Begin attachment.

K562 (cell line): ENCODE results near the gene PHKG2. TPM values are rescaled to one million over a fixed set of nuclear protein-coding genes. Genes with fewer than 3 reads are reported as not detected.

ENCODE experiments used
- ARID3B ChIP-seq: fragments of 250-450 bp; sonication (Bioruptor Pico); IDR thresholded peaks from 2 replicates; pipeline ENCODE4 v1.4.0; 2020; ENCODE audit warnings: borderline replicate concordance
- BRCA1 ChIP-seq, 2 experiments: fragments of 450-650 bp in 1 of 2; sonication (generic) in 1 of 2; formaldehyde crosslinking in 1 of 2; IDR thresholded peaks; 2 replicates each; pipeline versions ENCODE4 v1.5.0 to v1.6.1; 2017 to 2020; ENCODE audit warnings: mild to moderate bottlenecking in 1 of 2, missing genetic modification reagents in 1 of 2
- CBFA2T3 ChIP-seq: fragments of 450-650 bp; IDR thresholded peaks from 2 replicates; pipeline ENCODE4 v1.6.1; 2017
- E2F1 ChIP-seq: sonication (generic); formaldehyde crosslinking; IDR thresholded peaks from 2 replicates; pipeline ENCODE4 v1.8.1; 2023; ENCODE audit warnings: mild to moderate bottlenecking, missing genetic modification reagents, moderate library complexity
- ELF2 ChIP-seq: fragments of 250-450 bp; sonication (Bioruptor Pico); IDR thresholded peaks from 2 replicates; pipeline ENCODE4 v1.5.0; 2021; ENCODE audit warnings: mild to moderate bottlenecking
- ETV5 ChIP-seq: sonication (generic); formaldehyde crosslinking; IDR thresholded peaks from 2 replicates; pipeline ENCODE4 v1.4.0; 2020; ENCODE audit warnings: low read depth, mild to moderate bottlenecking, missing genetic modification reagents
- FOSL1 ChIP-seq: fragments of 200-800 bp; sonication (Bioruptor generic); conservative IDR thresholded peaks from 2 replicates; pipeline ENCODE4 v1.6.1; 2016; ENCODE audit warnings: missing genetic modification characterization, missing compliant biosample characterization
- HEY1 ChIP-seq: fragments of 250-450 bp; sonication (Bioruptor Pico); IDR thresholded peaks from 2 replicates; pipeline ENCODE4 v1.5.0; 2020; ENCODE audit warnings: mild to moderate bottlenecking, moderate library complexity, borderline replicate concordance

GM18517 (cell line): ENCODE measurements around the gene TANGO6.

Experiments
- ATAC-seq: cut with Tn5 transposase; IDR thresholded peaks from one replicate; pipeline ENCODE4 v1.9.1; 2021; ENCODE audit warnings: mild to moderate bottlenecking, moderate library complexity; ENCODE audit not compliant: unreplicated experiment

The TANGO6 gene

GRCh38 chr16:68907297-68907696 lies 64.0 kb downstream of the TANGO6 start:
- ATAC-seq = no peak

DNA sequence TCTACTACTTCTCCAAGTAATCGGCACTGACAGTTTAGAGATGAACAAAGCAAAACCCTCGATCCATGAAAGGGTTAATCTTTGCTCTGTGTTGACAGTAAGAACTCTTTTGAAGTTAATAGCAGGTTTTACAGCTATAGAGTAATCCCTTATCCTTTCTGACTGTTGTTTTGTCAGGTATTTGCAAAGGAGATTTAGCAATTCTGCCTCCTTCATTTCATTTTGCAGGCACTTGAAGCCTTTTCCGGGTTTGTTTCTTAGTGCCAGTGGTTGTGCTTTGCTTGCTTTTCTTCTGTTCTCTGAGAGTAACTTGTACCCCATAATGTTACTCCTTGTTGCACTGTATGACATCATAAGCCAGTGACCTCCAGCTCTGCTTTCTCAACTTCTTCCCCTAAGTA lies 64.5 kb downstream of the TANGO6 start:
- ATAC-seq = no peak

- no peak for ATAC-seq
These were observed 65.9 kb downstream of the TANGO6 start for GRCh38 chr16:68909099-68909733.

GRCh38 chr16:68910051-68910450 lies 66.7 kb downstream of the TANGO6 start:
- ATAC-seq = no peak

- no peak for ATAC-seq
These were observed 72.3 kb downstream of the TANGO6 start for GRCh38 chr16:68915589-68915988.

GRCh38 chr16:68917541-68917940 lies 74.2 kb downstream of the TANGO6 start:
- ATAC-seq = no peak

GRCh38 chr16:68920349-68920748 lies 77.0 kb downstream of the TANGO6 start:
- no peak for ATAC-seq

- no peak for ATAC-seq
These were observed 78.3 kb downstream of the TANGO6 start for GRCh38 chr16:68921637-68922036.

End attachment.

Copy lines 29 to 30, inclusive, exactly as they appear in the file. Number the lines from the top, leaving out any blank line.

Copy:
- no peak for ATAC-seq
These were observed 78.3 kb downstream of the TANGO6 start for GRCh38 chr16:68921637-68922036.